This code enable free fall detection within a given threshold value and duration for the threshold values. For this experiment setting the threshold value to 0xD0 was a little more sensitive than expected to detect a free-fall. One can tune this value to see which works perfectly for their needs.

Values for free-fall threshold such as 0xFF were quite sensitive - just touching the sensor would trigger the interrupt. So tune this to your requirements!.

Image-1 Swan feather connected to sensor with LED to indicate free-fall detection

Image-1 Swan feather connected to sensor with LED to indicate free-fall detection

Image-1 Swan feather connected to sensor with LED to indicate free-fall detection

Introduction to the Hardware

For this project, I am using the hardware as shown in the image below. The list is also in the project requirements.

The hardware consists of a Cellular or WiFi Notecard, the Swan feather board from Blues Wireless, a Notecarrier-AF, a SIM card from Airtel/Monogoto etc, Two 18650 batteries (3.7V Li-Po, 2300mAh each), and connectors such as JST, Grove and Qwiic.

Image-2 Hardware

Image-2 Hardware

Image-2 Hardware

The cellular Notecard comes with a high-performance cellular and GNSS Quectel module for connectivity and GPS. It has ultra-low power ARM Cortex-M4 CPU, an Accelerometer and temperature sensor, andan embedded sim with pre-provisioned network access.

The notecard comes with an M.2 edge connector to connect it with companion boarda such as the Notecarrier-AF. The u.FL Antenna connectors must be used to connect the main and GPS signals on the two boards.

Notecard features

Notecard features

Notecard features

Programming The Blues Notecard

There are various options for programming the notecard devices. The blues website has documentation and libraries for platforms such as Arduino, Python/MicroPython, C++ API, JSON API etc.

The simplest way to get started with the notecard is to use the JSON API. After connecting the Notecard to the Notecarrier you can connect your computer via USB. Next go to the Blues developer website in Google Chrome and click on the connect button on the right hand side of the screen, which will connect with the Notecard after selecting the specific USB port such as /dev/ttyACM0.

There are several requests you can send to the Notecard. If you are new check the card requests and quick start.

Serial Termial connection with web browser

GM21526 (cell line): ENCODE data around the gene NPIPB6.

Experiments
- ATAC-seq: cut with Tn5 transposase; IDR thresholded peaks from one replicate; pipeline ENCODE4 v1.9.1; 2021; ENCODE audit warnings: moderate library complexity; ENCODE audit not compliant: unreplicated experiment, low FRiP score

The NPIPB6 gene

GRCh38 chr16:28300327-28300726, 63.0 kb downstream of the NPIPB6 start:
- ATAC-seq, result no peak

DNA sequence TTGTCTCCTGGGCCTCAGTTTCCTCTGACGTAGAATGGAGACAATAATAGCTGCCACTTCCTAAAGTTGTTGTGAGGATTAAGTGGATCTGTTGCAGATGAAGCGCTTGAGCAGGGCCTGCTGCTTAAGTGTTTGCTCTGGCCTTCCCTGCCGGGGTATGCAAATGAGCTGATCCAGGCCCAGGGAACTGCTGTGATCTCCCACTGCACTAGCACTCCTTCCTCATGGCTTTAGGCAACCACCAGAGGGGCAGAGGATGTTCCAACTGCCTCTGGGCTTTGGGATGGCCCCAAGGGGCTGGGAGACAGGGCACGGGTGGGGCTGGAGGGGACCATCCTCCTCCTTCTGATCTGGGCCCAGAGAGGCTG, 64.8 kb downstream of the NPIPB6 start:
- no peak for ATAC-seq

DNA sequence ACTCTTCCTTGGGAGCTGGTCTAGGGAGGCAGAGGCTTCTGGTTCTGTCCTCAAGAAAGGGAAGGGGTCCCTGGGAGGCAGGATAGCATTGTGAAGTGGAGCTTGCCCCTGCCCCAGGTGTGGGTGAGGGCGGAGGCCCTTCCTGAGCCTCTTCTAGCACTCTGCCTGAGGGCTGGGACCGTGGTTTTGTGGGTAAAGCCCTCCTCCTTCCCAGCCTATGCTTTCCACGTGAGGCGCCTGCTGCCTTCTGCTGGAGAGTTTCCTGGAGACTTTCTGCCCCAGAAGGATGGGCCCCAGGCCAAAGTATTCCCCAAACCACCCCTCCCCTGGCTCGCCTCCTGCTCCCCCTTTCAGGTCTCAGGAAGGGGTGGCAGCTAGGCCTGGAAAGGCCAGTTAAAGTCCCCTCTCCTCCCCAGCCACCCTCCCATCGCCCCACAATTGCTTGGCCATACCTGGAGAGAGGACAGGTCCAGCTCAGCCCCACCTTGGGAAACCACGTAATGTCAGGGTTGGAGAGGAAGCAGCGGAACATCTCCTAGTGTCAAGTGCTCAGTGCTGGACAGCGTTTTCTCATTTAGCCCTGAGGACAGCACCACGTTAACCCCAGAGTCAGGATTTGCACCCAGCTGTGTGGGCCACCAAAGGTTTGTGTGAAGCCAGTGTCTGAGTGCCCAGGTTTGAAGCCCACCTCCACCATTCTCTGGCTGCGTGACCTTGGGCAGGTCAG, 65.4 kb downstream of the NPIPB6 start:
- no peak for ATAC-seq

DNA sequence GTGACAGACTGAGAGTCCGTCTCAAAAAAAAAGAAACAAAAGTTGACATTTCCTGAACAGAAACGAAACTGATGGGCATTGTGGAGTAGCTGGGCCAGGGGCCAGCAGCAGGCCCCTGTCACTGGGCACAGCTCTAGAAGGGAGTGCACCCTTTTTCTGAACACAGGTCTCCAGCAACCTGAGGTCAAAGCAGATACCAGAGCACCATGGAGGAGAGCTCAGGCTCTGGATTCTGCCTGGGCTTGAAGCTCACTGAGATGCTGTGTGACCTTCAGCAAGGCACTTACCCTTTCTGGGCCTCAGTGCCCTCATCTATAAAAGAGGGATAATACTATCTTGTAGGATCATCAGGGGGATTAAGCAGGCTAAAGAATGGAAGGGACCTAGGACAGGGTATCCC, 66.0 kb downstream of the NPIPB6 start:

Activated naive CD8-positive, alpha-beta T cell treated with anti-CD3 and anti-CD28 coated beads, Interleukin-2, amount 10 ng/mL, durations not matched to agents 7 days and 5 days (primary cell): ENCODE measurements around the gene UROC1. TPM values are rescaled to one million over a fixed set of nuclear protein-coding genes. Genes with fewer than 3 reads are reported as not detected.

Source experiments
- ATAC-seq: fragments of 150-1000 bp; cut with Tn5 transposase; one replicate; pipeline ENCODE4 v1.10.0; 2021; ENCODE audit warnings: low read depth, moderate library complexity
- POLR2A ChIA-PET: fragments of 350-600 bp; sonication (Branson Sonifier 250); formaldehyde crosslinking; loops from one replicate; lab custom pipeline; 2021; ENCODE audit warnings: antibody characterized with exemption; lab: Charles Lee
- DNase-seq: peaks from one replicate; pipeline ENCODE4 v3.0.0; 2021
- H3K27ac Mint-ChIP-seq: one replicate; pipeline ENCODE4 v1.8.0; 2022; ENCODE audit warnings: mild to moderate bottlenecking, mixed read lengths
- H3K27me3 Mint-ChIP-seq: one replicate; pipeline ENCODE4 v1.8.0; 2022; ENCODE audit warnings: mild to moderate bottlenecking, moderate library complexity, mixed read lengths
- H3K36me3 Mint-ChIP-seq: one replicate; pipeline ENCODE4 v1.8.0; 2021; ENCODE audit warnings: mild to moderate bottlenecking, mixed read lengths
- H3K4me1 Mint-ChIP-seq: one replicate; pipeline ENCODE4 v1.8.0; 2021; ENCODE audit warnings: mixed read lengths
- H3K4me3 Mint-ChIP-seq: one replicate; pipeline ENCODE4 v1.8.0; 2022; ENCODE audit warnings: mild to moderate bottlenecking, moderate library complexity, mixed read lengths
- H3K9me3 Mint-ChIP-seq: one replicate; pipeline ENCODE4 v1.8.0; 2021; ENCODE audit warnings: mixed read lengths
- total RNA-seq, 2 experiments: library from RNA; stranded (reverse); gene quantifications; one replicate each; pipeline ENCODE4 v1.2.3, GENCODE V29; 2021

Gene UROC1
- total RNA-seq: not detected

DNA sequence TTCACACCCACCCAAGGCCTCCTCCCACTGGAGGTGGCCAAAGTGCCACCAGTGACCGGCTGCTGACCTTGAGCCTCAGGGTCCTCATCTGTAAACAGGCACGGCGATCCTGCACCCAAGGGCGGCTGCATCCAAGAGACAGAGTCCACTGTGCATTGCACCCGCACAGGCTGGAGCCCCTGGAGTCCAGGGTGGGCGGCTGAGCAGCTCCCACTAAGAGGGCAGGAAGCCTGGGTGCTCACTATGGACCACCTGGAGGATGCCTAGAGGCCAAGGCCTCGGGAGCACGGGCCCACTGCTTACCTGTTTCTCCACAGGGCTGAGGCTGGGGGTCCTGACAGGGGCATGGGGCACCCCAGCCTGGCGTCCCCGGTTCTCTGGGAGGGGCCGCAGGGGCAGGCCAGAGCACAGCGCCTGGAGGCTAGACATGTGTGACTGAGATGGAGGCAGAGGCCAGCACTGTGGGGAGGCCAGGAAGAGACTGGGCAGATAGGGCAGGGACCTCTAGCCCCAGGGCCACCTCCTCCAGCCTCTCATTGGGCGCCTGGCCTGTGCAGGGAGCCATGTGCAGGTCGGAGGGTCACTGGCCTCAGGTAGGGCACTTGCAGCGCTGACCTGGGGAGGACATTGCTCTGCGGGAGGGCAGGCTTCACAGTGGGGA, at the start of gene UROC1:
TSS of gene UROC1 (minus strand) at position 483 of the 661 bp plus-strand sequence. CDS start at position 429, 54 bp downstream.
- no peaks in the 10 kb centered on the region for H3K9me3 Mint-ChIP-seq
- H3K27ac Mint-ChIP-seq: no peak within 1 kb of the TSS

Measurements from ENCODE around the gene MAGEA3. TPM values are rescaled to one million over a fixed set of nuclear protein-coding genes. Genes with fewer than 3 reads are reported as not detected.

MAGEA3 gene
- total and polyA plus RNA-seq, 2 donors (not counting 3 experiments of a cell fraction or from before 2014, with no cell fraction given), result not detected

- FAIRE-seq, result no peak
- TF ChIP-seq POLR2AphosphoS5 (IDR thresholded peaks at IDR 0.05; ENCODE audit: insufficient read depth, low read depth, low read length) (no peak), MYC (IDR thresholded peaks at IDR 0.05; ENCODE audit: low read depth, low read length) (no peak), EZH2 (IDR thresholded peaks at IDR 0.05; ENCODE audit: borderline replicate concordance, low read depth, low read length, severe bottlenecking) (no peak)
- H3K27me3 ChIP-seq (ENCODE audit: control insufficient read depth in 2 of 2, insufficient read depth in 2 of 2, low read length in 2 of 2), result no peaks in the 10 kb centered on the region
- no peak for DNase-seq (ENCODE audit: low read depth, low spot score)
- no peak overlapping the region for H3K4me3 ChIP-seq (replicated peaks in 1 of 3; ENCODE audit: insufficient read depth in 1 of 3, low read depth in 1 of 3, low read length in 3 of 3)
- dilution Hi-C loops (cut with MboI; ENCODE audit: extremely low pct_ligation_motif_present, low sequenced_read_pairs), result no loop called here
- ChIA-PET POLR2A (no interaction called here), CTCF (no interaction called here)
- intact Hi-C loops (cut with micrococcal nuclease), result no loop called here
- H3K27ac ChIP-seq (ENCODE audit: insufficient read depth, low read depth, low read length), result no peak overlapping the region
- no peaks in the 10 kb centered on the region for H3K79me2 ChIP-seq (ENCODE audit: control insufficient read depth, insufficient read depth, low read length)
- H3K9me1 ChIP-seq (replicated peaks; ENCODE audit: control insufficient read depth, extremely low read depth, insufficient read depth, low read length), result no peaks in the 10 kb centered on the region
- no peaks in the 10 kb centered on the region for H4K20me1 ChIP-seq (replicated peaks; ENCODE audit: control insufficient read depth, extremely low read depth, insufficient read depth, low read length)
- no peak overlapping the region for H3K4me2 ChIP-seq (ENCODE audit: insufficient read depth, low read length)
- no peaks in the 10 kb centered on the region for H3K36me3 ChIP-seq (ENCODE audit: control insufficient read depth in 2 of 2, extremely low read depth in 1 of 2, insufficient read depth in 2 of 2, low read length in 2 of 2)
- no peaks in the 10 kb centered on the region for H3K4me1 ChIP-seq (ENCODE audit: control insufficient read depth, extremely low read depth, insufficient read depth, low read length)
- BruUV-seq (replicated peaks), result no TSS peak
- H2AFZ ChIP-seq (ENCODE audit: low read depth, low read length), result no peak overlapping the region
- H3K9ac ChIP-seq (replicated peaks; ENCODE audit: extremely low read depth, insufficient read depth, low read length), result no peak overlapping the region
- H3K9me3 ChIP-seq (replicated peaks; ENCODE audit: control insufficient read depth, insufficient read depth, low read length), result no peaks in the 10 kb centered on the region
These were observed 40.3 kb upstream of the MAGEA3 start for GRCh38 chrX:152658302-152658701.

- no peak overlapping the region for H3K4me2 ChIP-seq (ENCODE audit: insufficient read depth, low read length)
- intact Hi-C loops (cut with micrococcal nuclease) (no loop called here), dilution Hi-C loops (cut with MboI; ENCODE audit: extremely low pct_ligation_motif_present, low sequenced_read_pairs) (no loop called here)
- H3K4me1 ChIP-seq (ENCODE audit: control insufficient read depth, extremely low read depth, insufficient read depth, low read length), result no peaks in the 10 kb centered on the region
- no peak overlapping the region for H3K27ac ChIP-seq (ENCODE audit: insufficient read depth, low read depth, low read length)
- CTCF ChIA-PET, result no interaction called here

Serial Termial connection with web browser

Serial Termial connection with web browser

The following screenshot shows some of the common request and response from the notecard Json Api.

1 / 4Notecard Request & Response

Notecard Request & Response

Notecard Request & Response

Blues Wireless also has an Arduino library to program the Notecard via Arduino compatible boards. You will connect the to the Notecard via I2C(0x17) or via serial interface to send JSON requests and responses.

GiF to install Arduino library Credits: Blues Wireless Github page

GiF to install Arduino library Credits: Blues Wireless Github page

GiF to install Arduino library Credits: Blues Wireless Github page

For example, the following is a simple sketch to send the Arduino request to setup the project, set the Notecard's GPS mode to either continuous, periodic etc, and get Notecard's location and time information every 5 seconds.

#include <Wire.h>
#include <Notecard.h>

#define serialDebug SerialU
#define productUID "UID"

Notecard notecard;

void setup()

J *req = notecard.newRequest("hub.set");
JAddStringToObject(req, "product", productUID);
JAddStringToObject(req, "mode", "periodic");

J *req1 = notecard.newRequest("card.location.mode");
JAddStringToObject(req1, "mode", "continuous");


void loop()
J *locationreq = notecard.requestAndResponse(notecard.newRequest("card.loc ation"));

if(locationreq != NULL)
lat = JGetNumber(locationreq, "lat");
lon = JGetNumber(locationreq, "lon");
J *timereq = notecard.requestAndResponse(notecard.newRequest("card.time"));

For this project, I created a sketch which does the following tasks.

(Sketch in the attachment..)

  • Sets-up the project with a UID and different modes to connect to the Notehub and the correct mode to turn-on GPS in continuous or periodic mode.
  • Creates an Interrupt and defines an ISR (Interrupt Service Routine) on the Swan feather board if the MPU6050 sensor detects a fall.
  • Sends the location data, sensor data and status information along with creating a notefile(.qo file) to the Notehub cloud.